Just as we were all becoming such good friends with Donald Trump‘s first campaign Manager Corey Lewandowski, a switcheroo was pulled making Paul Manafort the new head honcho of the election effort. Then, last week after an avalanche of disastrous headlines linking Manafort to a slew of questionable business ventures in the Ukraine, he stepped down as Kellyanne Conway was named the newest campaign manager.
As of today, we have only 77 days until election Tuesday; only time will tell if Conway will be the campaign manager who will be standing in Trump Tower that night as the candidate gives his victory or concession speech, though for now it would appear as if she is calling the shots… at least, many of them.
Regular viewers of the cable news landscape will recognize Conway as a frequent CNN contributor this year before joining the Trump campaign last week. She is a self-described “Pollsteress,” having served as the President of The Polling Company/Women Trend since 1995.
Conway began her career in polling with a GOP polling firm called Wirthlin Group under legendary pollster Dick Wirthlin after law school before founding The Polling Company. Her chops in politics include a fair bit of campaign work as well; she advised the 2012 presidential campaign for former House Speaker Newt Gingrich, and eventually oversaw a pro-Ted Cruz super PAC last year.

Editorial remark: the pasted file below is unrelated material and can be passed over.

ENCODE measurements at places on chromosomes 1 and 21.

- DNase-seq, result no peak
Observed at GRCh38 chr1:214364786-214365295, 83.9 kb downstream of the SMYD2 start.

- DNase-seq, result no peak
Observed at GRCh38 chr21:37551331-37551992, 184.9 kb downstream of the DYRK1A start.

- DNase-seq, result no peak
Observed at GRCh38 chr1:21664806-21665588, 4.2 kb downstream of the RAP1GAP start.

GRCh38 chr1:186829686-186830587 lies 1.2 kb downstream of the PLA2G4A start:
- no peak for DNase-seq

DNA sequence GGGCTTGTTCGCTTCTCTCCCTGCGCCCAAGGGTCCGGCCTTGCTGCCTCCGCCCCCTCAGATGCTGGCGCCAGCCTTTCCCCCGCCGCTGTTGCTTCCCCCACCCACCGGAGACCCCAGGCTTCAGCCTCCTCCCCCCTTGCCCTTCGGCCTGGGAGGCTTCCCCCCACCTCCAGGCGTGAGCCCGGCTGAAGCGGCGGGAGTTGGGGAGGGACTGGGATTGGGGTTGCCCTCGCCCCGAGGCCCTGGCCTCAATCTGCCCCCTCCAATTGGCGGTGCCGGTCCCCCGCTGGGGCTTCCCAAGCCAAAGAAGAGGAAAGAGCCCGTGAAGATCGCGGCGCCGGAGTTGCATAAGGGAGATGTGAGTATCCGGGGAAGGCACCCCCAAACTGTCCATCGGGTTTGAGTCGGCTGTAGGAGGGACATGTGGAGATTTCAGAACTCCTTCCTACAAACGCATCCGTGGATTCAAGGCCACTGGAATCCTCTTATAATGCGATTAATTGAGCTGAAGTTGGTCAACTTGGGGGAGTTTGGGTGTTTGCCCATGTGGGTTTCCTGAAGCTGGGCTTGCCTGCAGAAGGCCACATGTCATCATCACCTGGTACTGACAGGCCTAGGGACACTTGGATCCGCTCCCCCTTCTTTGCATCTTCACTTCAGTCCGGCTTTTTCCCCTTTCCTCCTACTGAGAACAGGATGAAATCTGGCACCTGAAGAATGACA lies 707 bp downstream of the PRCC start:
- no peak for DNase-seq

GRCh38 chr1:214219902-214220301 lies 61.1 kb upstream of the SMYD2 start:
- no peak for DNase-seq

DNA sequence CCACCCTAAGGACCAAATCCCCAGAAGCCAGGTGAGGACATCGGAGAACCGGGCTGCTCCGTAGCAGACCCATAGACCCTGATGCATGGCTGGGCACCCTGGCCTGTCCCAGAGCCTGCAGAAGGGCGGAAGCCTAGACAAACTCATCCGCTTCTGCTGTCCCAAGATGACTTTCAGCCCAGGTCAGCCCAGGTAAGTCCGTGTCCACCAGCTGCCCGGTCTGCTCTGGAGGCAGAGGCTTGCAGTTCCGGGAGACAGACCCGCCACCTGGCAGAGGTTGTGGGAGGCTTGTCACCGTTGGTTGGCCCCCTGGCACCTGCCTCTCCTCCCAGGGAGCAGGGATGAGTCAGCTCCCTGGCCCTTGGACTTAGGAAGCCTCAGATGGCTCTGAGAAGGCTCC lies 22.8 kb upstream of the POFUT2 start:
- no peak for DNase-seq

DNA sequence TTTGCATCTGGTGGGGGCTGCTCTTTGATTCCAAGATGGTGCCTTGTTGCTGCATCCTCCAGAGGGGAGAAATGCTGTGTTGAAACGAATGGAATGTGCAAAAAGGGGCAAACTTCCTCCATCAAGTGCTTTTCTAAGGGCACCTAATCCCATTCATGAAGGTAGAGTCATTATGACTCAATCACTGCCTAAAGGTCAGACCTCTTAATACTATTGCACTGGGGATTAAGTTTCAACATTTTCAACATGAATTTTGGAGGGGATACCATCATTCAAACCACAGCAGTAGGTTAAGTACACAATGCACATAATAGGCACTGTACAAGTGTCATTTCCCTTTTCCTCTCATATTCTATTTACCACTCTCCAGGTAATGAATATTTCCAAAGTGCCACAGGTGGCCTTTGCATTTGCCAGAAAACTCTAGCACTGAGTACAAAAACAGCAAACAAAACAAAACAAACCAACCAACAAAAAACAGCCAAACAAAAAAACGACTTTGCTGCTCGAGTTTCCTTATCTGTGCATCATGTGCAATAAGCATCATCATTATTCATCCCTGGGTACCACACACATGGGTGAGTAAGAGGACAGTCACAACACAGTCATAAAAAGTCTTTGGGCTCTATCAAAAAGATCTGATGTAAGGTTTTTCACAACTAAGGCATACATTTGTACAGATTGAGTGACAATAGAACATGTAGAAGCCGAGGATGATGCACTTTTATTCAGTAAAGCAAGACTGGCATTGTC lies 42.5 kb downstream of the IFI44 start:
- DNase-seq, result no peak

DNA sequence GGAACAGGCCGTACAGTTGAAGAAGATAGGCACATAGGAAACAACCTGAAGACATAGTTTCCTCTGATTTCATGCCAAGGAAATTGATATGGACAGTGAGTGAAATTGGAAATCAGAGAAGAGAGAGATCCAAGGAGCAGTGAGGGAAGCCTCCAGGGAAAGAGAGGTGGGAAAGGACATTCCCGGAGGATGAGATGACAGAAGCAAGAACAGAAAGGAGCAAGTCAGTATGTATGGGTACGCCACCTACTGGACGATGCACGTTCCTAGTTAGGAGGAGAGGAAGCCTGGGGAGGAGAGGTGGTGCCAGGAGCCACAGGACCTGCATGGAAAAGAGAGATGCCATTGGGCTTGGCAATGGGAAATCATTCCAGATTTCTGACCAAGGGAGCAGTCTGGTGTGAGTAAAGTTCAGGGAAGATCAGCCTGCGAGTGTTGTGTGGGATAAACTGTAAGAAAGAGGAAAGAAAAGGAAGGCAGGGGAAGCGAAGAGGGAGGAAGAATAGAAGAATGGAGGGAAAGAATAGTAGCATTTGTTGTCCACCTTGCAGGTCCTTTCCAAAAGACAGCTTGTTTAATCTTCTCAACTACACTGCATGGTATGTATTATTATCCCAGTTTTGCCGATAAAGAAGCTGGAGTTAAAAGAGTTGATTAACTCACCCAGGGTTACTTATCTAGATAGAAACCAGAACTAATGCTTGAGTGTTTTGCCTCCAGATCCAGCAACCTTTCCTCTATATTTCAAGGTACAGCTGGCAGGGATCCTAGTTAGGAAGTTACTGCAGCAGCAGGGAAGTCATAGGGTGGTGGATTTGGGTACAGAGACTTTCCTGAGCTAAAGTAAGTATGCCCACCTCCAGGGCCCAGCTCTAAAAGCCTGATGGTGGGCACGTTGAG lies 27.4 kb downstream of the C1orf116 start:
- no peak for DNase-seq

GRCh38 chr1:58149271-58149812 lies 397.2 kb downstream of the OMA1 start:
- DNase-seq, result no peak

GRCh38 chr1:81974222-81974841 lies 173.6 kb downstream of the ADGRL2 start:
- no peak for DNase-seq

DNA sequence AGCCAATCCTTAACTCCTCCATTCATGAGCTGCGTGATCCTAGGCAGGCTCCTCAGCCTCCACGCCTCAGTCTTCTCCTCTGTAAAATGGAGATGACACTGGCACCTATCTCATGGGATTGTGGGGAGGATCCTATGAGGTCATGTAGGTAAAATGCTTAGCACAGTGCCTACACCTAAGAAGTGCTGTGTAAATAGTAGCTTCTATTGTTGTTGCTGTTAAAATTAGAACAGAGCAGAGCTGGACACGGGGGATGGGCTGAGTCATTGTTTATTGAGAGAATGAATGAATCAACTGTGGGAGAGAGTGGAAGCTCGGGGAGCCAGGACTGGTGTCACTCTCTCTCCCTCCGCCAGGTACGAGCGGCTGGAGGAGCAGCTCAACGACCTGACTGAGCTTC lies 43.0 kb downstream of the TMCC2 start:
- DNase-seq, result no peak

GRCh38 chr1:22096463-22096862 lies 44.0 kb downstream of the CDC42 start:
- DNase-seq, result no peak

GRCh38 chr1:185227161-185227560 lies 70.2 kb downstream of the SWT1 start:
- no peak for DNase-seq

Despite the fact that Conway and her husband have four children, one of the earliest reports out of the campaign last week was that Conway would be joining Trump on the plane as he travels from stop to stop.
According to the Washington Post, there is one key advantage that the hiring of Conway may bring to the tumultuous campaign; as WaPo’s Danielle Paquette wrote, “She built much of her nearly three-decade career around a persistently difficult task: helping conservative men win over female voters.”
She first met Trump in a venue far away from politics — in fact, it was in one of his buildings, where Conway was living with her family in 2006. “She said Trump seemed surprisingly hands-on, showing up at meetings to hear the residents’ concerns. She thought then he was much kinder than his public persona suggested,” WaPo writes.
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